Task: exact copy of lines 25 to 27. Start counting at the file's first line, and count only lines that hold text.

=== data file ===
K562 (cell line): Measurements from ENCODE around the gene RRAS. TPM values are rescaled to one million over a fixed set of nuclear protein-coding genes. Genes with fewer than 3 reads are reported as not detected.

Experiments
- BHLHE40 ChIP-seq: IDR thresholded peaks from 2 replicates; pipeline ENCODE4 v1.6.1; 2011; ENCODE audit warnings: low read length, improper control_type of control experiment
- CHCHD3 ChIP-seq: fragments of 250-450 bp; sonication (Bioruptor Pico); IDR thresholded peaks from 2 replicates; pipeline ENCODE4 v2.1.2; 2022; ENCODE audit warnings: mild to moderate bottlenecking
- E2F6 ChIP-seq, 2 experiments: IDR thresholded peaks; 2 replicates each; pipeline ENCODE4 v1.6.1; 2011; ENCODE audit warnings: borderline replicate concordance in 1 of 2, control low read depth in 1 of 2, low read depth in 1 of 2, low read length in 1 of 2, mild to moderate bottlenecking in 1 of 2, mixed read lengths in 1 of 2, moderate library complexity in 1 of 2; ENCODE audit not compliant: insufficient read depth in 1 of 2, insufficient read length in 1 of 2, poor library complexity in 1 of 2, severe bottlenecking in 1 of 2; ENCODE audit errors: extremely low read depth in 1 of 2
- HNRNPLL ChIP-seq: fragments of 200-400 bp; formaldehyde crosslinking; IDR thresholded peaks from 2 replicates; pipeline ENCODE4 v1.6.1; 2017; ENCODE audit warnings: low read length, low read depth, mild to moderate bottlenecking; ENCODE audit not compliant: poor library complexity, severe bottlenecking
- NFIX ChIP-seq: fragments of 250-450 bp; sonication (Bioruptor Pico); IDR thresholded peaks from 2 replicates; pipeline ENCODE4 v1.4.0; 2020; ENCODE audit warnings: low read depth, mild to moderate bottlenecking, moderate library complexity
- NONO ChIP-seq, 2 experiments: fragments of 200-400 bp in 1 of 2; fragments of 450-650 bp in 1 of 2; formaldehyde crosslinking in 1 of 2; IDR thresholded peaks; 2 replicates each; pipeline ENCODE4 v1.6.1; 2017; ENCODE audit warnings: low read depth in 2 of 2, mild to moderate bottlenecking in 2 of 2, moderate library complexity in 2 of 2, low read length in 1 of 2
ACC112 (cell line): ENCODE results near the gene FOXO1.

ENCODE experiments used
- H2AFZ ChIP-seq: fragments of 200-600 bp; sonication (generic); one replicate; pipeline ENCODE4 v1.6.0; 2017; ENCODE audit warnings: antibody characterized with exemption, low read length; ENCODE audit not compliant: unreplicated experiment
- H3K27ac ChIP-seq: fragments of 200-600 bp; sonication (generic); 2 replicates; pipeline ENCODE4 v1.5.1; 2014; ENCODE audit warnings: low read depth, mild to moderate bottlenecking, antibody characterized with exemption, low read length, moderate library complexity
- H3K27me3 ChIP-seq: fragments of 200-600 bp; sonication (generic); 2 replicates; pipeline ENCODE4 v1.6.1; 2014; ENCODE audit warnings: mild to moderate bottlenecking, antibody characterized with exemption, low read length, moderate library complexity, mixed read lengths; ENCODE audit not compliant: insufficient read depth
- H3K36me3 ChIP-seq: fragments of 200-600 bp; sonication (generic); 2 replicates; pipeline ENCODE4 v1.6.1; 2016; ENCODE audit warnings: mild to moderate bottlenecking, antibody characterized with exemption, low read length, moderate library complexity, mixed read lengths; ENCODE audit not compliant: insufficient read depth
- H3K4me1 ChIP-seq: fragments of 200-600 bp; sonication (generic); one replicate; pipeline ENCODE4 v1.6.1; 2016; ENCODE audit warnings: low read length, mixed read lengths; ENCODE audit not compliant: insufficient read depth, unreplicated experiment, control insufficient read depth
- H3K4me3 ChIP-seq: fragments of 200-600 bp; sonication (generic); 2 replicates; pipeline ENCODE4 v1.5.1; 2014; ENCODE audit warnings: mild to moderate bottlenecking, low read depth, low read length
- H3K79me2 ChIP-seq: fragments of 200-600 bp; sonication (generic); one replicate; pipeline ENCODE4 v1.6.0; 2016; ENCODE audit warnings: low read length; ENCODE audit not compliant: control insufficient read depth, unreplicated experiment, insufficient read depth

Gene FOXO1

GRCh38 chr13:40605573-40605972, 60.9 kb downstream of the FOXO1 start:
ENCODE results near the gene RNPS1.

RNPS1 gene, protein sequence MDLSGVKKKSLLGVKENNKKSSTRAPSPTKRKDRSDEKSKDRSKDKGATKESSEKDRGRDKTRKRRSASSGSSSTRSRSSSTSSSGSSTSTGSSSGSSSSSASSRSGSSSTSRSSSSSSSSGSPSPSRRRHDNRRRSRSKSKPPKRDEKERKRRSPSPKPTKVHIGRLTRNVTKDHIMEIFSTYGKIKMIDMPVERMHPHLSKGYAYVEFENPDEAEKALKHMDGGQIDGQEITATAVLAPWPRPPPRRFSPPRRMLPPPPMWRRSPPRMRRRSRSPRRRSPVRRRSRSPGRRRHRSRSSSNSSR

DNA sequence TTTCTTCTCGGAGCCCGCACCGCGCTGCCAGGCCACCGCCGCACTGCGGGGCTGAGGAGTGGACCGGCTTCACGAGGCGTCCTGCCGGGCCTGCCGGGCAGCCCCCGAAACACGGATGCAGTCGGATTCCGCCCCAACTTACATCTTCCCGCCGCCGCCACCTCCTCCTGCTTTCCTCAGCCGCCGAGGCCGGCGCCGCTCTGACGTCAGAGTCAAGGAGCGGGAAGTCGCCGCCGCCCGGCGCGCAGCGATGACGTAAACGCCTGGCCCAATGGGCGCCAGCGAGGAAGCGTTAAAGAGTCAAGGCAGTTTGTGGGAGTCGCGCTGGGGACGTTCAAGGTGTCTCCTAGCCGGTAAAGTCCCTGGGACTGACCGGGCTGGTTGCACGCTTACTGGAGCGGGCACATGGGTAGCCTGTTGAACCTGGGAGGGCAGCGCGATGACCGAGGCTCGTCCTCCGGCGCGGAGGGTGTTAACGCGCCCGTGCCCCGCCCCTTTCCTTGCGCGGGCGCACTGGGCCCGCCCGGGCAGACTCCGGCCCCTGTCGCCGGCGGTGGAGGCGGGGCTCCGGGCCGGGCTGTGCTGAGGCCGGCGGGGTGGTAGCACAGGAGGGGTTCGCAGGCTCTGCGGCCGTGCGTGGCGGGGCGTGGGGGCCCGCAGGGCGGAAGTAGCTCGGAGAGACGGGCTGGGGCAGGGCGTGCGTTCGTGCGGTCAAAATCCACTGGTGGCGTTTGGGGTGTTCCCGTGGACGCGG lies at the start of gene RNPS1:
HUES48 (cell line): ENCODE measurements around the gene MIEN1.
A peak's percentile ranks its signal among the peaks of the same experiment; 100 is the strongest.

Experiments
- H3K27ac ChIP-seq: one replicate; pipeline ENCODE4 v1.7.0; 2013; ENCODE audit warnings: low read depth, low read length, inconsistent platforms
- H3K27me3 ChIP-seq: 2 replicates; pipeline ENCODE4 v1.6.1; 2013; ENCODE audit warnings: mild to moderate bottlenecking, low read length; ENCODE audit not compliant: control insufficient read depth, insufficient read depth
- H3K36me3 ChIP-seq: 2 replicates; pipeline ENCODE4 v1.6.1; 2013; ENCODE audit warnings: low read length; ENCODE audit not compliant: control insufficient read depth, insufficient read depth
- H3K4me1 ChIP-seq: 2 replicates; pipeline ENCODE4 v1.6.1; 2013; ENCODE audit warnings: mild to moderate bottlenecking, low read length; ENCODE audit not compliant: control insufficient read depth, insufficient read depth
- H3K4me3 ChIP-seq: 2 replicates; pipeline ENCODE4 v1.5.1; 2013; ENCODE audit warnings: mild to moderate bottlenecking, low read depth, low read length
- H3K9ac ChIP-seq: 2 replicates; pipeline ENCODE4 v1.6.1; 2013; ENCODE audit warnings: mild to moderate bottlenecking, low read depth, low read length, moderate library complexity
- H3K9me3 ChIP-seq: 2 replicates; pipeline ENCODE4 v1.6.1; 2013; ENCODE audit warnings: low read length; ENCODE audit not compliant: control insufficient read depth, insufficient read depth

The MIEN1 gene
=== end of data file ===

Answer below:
Experiments
- H3K27ac ChIP-seq: one replicate; pipeline ENCODE4 v1.7.0; 2013; ENCODE audit warnings: low read depth, low read length, inconsistent platforms
- H3K27me3 ChIP-seq: 2 replicates; pipeline ENCODE4 v1.6.1; 2013; ENCODE audit warnings: mild to moderate bottlenecking, low read length; ENCODE audit not compliant: control insufficient read depth, insufficient read depth